Notre Dame has had a steady flow of players in recent years that played their junior hockey with the Green Bay Gamblers of the United State’s Hockey League. Six members of the current Notre Dame team have played in the Land of Lombardi. Senior defenseman Joe Zurenko (Palatine, Ill.) played there during the ’00-’01 season and sophomore blueliners Noah Babin (Palm Beach Gardens, Fla.) and Wes O’Neill were teammates there in ’02-’03. Second-year assistant coach Layne LeBel also spent two seasons (’01-’03) with the Gamblers. Joining the Irish this season is right wing Victor Oreskovich and defenseman Dan VeNard (Vernon Hills, Ill). In 58 games with the Gamblers, Oreskovich had 11 goals and 26 assists for 37 points and played in the league’s Top Prospects all-star game. VeNard spent three seasons in Green Bay. His 2003-04 campaign was cut short by injuries as he had two goals and two assists for four points in 22 games. During the 2004-05 season, the Irish will play a game in Green Bay as they will face Michigan Tech on Tuesday, Jan. 18 at the Resch Center.
Three members of the Notre Dame freshman class saw action with the USHL’s Tri-City Storm during the ’03-’04 season. Defensemen Brian D’Arcy (Western Springs, Ill.) and Luke Lucyk (Fox Point, Wis.) were members of the Storm’s highly ranked defense. Forward Mark Van Guilder (Roseville, Minn.) was a key contributor to the USHL’s regular-season champions. Van Guilder was fifth on the team in scoring with 17 goals and 22 assists for 39 points in 60 games. In 11 playoff games, Van Guilder added three goals and two assists for five points. D’Arcy saw his season cut short due to injuries, playing in 32 games with no goals and two assists to go with 36 penalty minutes. Lucyk was a regular on the defense with a goal and nine assists for 10 points in 60 games.
Notre Dame assistant coach, Andy Slaggert, served as the head coach of the U.S. Under-17 Select Team that finished second at the Five Nation’s Tournament from Aug. 24-28 in Halle, Germany. The U.S. Team’s lone loss came to the Czech Republic (the eventual winners). This was Slaggert’s second international appearance with USA Hockey as he served as assistant coach on the 2003 gold-medal winning team at the World Under-18 Select Tournament held in the Czech Republic. The 12-year assistant at Notre Dame has been involved in coaching with USA Hockey since the 1996-97 season.
Following the 2003-04 season, five members of the Notre Dame hockey team saw their careers continue on the professional level. Defenseman Neil Komadoski (Chesterfield, Mo.), a third round draft choice of the Ottawa Senators in 2001, signed with Ottawa and finished the season with the Senators’ AHL affiliate in Binghamton, N.Y. Defenseman Brett Lebda (Buffalo Grove, Ill.) signed as a free agent with the Detroit Red Wings and finished the year with the AHL’s Grand Rapids Griffins. Team captain Aaron Gill (Rochester, Minn.), signed as a free agent with the AHL’s Cleveland Barons and was then signed by the San Jose Sharks following the season. Defenseman Tom Galvin (Miller Place, N.Y.) inked his first pro contract with the East Coast Hockey League’s (ECHL) Atlantic City Boardwalk Bullies and finished the year there. Right wing Rob Globke, a second round choice of the Florida Panthers in 2002 signed with the Panthers following the season and will begin his pro career during the 2004-05 campaign.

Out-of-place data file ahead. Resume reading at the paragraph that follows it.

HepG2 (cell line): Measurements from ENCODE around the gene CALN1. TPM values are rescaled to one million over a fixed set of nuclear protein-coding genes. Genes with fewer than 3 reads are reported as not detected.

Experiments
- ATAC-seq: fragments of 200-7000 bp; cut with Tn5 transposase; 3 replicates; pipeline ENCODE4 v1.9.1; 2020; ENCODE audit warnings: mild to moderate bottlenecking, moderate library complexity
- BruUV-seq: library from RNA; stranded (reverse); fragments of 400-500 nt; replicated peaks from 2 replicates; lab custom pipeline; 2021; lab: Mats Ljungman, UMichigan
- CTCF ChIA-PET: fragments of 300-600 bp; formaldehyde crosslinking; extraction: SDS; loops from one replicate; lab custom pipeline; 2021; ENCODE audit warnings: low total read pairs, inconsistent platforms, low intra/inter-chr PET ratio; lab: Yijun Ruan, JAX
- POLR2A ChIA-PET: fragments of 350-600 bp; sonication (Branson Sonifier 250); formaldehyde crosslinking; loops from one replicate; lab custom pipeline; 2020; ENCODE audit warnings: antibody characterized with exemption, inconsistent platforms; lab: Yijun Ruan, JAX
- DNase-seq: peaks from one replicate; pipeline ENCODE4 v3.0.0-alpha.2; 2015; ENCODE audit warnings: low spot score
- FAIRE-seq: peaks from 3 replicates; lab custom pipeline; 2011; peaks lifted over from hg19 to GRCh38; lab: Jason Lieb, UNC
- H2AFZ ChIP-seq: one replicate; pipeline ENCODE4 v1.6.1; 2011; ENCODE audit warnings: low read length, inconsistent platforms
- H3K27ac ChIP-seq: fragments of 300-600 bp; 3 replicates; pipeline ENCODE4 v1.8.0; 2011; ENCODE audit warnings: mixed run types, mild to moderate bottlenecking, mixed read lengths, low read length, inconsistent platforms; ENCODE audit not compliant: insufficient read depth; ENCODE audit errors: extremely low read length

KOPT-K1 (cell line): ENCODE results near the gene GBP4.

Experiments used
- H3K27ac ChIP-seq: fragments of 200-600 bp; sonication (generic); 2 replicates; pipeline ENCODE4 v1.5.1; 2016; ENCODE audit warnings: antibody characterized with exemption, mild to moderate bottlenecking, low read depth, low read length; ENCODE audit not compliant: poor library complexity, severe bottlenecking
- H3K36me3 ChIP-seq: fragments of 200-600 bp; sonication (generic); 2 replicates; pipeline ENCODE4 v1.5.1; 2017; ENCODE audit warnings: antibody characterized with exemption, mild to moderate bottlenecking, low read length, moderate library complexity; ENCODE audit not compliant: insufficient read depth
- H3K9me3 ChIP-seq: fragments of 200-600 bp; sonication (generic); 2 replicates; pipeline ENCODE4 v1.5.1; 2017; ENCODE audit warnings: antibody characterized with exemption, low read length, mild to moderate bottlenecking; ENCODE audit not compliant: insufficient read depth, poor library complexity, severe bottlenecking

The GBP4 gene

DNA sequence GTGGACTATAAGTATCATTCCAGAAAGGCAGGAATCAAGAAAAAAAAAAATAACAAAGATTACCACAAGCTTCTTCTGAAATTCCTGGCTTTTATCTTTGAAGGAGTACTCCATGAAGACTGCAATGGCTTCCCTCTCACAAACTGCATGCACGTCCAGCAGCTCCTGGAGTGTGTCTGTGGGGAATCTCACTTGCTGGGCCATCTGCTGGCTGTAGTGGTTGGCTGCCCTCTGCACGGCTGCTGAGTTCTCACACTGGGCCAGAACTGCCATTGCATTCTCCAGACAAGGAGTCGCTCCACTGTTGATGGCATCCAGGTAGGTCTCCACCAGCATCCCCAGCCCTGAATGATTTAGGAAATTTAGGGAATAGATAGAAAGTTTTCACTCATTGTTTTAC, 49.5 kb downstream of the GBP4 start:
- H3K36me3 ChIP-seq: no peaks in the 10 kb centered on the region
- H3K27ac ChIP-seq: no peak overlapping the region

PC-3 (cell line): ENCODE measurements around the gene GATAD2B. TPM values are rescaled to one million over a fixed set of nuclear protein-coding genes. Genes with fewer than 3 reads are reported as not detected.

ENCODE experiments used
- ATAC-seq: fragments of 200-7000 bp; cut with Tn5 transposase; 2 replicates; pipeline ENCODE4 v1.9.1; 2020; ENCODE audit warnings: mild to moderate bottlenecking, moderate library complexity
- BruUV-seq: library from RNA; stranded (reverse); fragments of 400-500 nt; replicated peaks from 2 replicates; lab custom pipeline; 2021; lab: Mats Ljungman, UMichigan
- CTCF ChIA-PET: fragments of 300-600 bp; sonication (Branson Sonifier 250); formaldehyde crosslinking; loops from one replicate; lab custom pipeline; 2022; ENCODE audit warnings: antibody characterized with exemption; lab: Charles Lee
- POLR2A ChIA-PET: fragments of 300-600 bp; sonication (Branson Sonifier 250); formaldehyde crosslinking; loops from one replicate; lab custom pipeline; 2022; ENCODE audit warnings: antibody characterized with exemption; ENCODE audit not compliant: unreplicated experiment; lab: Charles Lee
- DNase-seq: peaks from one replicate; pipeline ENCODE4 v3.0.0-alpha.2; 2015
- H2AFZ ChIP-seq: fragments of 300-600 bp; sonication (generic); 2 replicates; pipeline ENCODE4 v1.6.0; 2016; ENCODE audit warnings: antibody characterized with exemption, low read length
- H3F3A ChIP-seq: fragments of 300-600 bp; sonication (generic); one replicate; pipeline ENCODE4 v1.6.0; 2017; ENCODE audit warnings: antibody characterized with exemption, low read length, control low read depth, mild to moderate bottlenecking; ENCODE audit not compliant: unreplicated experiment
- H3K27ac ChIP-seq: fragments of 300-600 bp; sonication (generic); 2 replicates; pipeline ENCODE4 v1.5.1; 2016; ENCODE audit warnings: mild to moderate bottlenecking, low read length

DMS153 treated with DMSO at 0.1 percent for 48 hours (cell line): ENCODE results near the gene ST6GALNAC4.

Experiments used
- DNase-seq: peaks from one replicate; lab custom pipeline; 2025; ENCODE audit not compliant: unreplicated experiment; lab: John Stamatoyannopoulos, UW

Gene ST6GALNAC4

The CCHA begins its third season with the 12 teams grouped in “rivalry pairings.” In the pairings, Notre Dame is paired with Bowling Green. The league’s other pairings include Michigan-Michigan State, Miami-Ohio State, Lake Superior State-Northern Michigan, Ferris State-Western Michigan and Alaska Fairbanks-Nebraska-Omaha.
Each season the teams are divided into three, four-team clusters and play a 28-game conference schedule. Cluster teams will face each other four times during the season with two games against each of the remaining eight teams.
In 2004-05, Notre Dame will play Bowling Green, Michigan and Michigan State four times with two games at home and two away. The Irish will also host two-game series with Ferris State, Nebraska-Omaha, Northern Michigan and Ohio State while traveling for two games to Alaska Fairbanks, Lake Superior State, Miami and Western Michigan.
For the first time since as a member of the CCHA, Notre Dame placed three players on the all-CCHA postseason team. Defenseman Brett Lebda and forwards Aaron Gill and Rob Globke were selected second team all-CCHA for the 2003-04 season. Prior to this season, the Irish have had two players named twice. In 1998-99 Benoit Cotnoir (first team) and Ben Simon (second team) were named to the team and in 1981-82, Dave Poulin and John Schmidt were second team selections.
CCHA ALL-ACADEMIC TEAM:
Notre Dame has had at least one player named to the CCHA all-Academic Team in eight of the last nine seasons. Graduated senior Rob Globke (West Bloomfield, Mich.) joined the list following the 2003-04 season as he was selected to the team after turning in a 3.339 grade-point average in Marketing and leading the Irish in scoring with 19 goals and 21 assists. Fellow senior, defenseman T.J. Mathieson (Clarksville, Md.) was an honorable mention selection to the team after turning in a 3.835 grade point in Aerospace Engineering. The lone year the Irish failed to place anyone on the 10-man team was 2002-03. Notre Dame’s other eight first-team CCHA all-Academic team selections since rejoining the CCHA in ’92-’93 are: Curtis Janicke and Carl Picconatto (’92-’93), Garry Gruber (’95-’96), Steve Noble (’96-’97, ’97-’98), Forrest Karr and Aniket Dhadphale (’98-’99), Andy Jurkowski (99′-’00), Dan Carlson (2000-01) and David Inman (2001-02). During that 12-year span, only Western Michigan (14) has produced more CCHA All-Academic selections than Notre Dame’s 11.